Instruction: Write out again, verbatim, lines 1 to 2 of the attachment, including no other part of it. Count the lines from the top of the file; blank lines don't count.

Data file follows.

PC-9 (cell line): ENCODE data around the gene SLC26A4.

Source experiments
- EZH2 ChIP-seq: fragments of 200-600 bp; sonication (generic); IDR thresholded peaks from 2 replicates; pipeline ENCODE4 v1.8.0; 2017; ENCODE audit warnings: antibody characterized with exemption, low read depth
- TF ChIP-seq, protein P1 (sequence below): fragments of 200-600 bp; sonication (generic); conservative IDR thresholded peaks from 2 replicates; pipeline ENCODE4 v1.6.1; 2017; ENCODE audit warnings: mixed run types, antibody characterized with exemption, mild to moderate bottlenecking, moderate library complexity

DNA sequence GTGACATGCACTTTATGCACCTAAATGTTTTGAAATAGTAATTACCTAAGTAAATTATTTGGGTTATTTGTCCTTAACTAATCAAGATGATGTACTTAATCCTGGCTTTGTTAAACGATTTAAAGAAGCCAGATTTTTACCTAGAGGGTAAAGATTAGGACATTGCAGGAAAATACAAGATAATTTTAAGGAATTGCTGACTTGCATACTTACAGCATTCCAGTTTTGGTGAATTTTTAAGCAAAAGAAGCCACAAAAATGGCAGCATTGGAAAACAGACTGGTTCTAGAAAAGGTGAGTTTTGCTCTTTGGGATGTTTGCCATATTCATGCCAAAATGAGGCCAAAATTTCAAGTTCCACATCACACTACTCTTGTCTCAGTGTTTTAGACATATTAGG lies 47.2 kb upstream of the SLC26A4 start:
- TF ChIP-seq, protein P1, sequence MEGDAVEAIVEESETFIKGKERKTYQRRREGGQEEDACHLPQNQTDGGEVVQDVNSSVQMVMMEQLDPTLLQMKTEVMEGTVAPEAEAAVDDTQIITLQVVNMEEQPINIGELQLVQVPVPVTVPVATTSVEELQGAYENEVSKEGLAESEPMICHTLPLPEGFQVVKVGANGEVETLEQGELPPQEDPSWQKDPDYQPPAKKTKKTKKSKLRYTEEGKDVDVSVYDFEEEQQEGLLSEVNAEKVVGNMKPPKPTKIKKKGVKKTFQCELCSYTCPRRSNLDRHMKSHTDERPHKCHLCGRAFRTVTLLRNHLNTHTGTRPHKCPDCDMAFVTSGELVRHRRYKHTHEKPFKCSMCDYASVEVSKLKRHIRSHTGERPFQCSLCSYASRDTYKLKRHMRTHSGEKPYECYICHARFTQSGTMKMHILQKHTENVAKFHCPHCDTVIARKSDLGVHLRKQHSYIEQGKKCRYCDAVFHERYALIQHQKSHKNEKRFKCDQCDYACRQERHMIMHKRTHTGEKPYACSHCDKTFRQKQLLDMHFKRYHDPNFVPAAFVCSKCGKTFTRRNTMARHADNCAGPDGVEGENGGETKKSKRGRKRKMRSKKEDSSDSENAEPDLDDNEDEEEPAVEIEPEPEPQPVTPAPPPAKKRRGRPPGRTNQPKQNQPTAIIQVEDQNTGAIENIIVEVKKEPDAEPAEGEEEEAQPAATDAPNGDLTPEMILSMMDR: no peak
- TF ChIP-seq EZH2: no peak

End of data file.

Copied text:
PC-9 (cell line): ENCODE data around the gene SLC26A4.

Source experiments